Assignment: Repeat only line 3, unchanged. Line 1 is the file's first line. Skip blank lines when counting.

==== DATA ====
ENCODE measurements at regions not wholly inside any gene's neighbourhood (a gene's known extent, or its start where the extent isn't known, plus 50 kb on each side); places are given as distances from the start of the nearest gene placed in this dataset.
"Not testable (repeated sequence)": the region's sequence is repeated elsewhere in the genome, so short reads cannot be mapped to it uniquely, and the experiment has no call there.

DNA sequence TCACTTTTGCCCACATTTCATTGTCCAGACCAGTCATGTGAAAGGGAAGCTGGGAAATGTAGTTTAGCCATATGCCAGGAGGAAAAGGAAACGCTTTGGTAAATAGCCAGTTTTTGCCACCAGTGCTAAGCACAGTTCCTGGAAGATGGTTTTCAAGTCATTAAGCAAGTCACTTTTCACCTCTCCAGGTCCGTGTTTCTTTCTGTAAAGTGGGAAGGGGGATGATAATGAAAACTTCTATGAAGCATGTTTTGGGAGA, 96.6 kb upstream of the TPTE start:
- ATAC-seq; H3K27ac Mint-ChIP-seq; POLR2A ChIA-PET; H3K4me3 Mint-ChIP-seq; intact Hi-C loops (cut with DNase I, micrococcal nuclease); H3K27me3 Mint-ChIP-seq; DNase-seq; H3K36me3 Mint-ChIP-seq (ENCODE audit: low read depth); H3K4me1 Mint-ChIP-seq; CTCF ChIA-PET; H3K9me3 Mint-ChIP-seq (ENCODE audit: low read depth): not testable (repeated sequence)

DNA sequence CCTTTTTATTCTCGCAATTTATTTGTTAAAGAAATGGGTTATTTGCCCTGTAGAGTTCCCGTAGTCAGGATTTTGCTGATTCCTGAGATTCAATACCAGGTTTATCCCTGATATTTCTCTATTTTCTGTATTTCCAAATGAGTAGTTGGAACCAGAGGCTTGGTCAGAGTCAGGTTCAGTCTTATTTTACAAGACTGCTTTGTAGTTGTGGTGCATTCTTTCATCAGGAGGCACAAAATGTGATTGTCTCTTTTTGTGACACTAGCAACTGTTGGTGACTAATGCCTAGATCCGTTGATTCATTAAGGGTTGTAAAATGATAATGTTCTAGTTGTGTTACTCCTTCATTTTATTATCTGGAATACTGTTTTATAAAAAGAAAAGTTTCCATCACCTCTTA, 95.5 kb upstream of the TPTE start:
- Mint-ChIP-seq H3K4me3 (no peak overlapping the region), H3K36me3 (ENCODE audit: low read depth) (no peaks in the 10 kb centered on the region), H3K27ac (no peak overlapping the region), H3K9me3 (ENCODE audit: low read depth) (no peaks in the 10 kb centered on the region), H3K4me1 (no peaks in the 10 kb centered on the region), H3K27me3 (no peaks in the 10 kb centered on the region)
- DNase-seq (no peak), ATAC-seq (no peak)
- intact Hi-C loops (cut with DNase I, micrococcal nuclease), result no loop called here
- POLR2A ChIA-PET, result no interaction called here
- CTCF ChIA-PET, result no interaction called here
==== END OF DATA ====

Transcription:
DNA sequence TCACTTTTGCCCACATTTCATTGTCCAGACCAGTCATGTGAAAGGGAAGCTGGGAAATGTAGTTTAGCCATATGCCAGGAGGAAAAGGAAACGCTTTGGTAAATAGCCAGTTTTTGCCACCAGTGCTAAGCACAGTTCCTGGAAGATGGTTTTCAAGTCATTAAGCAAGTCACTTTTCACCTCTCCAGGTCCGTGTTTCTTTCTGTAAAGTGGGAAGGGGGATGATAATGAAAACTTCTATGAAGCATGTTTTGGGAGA, 96.6 kb upstream of the TPTE start: